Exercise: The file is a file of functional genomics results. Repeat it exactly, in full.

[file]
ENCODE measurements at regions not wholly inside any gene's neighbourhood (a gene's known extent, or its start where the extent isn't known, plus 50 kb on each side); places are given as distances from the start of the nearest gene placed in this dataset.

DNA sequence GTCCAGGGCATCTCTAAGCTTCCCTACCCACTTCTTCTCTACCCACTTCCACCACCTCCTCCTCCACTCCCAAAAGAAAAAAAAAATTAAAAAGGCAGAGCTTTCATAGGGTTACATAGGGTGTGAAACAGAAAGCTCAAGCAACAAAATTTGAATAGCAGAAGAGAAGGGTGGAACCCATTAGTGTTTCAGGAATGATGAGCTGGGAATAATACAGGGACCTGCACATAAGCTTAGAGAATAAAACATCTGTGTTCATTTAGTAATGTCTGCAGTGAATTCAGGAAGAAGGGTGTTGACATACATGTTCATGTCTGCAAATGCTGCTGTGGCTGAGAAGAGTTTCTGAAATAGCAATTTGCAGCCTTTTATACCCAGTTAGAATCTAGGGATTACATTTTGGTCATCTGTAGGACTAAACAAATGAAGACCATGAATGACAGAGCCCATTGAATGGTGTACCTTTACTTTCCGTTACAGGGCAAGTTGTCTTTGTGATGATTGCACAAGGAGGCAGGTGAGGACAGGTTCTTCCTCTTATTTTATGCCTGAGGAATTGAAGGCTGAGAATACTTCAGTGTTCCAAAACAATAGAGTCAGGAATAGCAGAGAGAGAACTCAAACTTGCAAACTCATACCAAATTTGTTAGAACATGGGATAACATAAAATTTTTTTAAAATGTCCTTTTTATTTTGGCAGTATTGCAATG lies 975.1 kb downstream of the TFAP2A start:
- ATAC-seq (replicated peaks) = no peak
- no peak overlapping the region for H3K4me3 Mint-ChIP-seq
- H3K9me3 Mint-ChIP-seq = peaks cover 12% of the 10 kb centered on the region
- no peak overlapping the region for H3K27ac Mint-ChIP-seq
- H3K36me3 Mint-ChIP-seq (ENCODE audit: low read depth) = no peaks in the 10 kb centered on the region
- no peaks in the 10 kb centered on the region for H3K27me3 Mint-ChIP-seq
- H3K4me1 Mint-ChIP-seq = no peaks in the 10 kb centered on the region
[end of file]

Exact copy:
ENCODE measurements at regions not wholly inside any gene's neighbourhood (a gene's known extent, or its start where the extent isn't known, plus 50 kb on each side); places are given as distances from the start of the nearest gene placed in this dataset.

DNA sequence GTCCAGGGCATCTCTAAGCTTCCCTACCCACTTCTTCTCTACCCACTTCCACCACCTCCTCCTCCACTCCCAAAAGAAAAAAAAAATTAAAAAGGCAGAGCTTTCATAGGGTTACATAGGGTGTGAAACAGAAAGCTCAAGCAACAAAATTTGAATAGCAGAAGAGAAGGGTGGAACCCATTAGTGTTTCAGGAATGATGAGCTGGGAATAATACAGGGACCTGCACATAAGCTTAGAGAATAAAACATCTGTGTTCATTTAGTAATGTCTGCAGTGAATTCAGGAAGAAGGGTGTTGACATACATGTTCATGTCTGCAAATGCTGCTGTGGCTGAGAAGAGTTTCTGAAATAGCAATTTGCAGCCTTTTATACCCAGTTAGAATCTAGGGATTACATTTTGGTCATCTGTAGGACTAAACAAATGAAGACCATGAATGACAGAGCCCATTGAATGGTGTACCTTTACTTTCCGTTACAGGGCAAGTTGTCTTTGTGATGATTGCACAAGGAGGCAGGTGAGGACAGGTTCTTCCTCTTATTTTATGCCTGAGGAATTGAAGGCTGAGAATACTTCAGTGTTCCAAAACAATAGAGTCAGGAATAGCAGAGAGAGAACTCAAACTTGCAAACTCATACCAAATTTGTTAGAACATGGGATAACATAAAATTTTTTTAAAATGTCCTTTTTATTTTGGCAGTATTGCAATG lies 975.1 kb downstream of the TFAP2A start:
- ATAC-seq (replicated peaks) = no peak
- no peak overlapping the region for H3K4me3 Mint-ChIP-seq
- H3K9me3 Mint-ChIP-seq = peaks cover 12% of the 10 kb centered on the region
- no peak overlapping the region for H3K27ac Mint-ChIP-seq
- H3K36me3 Mint-ChIP-seq (ENCODE audit: low read depth) = no peaks in the 10 kb centered on the region
- no peaks in the 10 kb centered on the region for H3K27me3 Mint-ChIP-seq
- H3K4me1 Mint-ChIP-seq = no peaks in the 10 kb centered on the region